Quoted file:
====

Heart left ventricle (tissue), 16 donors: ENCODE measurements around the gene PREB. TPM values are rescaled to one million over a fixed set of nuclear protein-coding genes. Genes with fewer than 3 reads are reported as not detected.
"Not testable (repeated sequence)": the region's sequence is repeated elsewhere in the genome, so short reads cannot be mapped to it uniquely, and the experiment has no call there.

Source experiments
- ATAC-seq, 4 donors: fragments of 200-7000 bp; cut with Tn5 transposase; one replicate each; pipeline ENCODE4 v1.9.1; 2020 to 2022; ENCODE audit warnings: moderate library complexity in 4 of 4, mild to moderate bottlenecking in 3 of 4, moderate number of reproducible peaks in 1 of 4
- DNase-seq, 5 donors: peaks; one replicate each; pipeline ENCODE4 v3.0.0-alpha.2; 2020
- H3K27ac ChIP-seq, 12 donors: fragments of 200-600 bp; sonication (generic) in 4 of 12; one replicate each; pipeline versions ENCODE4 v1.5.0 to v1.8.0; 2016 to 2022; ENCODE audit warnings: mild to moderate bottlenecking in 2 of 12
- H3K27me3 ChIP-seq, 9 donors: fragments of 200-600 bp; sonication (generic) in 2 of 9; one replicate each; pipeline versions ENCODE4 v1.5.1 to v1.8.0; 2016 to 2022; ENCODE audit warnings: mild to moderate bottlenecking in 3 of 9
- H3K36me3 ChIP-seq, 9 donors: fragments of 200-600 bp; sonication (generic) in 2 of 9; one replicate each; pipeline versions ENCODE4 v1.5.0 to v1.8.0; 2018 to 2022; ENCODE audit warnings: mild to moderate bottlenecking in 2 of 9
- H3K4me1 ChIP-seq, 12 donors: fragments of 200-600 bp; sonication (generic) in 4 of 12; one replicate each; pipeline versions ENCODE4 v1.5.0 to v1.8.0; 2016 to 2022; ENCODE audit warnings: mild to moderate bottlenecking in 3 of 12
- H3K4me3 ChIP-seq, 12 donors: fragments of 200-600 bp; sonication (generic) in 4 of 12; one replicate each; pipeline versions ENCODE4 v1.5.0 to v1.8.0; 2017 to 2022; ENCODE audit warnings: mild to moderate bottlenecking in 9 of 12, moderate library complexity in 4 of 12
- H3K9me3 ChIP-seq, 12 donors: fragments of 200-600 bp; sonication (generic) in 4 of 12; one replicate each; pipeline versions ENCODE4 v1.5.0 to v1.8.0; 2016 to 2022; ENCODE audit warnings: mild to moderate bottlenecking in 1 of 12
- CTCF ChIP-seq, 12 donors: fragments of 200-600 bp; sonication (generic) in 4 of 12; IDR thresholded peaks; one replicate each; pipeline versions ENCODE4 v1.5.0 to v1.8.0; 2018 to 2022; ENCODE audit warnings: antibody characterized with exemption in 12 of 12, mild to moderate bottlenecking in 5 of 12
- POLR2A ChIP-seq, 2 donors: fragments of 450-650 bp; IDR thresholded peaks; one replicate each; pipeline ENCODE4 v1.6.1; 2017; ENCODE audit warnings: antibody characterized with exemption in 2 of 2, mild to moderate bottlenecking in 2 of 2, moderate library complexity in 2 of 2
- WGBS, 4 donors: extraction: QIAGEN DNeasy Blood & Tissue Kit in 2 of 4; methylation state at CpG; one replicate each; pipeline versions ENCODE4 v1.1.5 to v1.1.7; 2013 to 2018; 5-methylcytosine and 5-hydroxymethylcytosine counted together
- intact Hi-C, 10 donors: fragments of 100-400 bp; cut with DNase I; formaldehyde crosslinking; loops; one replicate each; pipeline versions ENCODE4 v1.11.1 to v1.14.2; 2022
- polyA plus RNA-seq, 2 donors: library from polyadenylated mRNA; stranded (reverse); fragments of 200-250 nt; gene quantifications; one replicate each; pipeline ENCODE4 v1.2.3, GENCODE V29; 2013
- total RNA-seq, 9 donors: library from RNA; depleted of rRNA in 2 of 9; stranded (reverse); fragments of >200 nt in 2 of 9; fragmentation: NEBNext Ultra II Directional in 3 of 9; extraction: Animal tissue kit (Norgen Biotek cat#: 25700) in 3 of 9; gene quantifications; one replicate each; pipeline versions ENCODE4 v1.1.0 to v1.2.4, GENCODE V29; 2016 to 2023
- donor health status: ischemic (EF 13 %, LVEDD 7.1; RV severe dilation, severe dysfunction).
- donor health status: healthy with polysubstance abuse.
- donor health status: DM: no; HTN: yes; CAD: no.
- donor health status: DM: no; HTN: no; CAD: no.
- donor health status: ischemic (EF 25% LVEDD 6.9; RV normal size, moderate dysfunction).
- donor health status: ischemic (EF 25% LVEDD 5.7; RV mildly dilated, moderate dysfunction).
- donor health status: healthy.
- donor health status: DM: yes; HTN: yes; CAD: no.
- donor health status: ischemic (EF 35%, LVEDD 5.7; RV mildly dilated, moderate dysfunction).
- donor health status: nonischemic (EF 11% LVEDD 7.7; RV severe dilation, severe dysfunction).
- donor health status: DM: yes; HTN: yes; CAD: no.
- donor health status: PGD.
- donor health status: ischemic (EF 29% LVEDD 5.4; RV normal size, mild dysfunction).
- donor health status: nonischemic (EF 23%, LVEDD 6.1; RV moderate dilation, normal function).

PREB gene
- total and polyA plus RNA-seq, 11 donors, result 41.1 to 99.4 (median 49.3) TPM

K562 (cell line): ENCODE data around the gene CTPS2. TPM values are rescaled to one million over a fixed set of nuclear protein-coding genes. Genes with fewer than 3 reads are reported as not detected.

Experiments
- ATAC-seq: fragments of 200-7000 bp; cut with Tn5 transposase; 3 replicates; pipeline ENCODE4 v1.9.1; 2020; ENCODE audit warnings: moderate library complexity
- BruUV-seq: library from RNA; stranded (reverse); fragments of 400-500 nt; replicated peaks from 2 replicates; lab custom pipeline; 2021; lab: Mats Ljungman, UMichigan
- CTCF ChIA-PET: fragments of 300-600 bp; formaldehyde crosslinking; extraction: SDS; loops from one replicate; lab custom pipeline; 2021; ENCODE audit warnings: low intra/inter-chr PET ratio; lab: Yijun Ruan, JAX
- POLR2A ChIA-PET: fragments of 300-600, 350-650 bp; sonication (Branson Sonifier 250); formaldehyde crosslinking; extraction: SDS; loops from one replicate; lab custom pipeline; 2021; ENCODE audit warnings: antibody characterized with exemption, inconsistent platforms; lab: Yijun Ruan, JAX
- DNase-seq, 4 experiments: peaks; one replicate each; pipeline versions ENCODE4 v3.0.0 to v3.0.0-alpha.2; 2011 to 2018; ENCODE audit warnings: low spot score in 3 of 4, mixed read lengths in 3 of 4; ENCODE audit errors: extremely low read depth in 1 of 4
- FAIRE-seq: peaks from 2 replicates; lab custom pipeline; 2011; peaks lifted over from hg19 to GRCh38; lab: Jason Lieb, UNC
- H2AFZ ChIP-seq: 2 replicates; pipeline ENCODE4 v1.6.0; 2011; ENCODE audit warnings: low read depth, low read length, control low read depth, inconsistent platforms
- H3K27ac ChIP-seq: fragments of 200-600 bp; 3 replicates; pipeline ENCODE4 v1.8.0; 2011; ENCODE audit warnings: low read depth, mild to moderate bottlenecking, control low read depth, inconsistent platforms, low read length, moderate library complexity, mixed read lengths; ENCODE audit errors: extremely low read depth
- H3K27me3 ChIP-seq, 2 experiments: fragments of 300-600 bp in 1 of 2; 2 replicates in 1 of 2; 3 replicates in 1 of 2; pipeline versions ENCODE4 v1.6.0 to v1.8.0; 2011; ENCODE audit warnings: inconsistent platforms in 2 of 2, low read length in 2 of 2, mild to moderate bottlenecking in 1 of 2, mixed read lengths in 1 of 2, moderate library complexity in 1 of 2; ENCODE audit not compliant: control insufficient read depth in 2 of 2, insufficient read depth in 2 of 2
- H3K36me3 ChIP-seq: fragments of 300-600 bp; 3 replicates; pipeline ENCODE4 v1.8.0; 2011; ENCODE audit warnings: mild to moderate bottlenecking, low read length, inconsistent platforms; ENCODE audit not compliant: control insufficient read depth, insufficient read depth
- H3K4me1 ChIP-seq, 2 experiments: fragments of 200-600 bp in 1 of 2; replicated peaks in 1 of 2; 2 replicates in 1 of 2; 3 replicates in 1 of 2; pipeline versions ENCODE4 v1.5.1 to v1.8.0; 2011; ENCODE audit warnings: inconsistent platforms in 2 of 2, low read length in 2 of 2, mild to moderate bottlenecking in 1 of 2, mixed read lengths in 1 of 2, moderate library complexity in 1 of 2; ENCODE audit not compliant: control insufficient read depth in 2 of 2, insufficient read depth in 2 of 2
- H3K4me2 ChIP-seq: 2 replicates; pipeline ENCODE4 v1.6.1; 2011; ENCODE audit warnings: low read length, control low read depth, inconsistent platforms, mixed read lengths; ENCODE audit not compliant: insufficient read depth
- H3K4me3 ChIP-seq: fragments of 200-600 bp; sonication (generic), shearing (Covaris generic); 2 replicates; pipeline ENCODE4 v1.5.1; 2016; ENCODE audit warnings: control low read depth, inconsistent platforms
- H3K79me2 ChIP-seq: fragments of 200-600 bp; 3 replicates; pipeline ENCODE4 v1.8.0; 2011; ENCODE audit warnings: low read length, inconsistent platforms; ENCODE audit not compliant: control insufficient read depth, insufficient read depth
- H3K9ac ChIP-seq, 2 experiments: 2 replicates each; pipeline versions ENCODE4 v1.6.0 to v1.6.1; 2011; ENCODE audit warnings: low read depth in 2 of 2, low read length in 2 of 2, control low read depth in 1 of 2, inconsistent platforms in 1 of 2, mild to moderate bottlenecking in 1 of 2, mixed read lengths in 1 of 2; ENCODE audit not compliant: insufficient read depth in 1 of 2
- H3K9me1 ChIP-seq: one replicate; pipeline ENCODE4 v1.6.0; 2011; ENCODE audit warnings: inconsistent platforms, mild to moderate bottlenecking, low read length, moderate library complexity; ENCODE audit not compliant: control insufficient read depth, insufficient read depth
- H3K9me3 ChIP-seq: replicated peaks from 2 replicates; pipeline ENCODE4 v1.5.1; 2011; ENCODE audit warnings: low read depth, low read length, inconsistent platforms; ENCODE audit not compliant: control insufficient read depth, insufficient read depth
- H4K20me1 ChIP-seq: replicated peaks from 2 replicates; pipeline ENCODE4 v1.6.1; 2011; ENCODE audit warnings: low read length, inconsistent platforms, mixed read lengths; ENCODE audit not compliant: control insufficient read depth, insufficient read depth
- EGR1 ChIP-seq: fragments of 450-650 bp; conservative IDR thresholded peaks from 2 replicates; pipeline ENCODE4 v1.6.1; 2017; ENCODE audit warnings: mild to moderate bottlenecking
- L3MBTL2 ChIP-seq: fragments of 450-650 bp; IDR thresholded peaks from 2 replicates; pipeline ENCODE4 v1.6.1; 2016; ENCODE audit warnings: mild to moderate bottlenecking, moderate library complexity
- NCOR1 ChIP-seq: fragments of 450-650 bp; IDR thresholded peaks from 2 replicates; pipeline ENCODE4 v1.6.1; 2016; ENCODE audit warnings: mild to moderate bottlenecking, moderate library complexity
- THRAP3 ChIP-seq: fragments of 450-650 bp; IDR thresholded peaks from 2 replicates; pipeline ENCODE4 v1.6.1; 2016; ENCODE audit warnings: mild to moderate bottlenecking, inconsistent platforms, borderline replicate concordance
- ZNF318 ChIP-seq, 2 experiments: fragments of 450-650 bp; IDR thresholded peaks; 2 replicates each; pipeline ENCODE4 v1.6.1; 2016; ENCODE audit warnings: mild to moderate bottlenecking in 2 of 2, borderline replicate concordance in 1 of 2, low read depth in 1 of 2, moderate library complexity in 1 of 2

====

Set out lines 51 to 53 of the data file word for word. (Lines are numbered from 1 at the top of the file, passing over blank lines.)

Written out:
- H3K9me1 ChIP-seq: one replicate; pipeline ENCODE4 v1.6.0; 2011; ENCODE audit warnings: inconsistent platforms, mild to moderate bottlenecking, low read length, moderate library complexity; ENCODE audit not compliant: control insufficient read depth, insufficient read depth
- H3K9me3 ChIP-seq: replicated peaks from 2 replicates; pipeline ENCODE4 v1.5.1; 2011; ENCODE audit warnings: low read depth, low read length, inconsistent platforms; ENCODE audit not compliant: control insufficient read depth, insufficient read depth
- H4K20me1 ChIP-seq: replicated peaks from 2 replicates; pipeline ENCODE4 v1.6.1; 2011; ENCODE audit warnings: low read length, inconsistent platforms, mixed read lengths; ENCODE audit not compliant: control insufficient read depth, insufficient read depth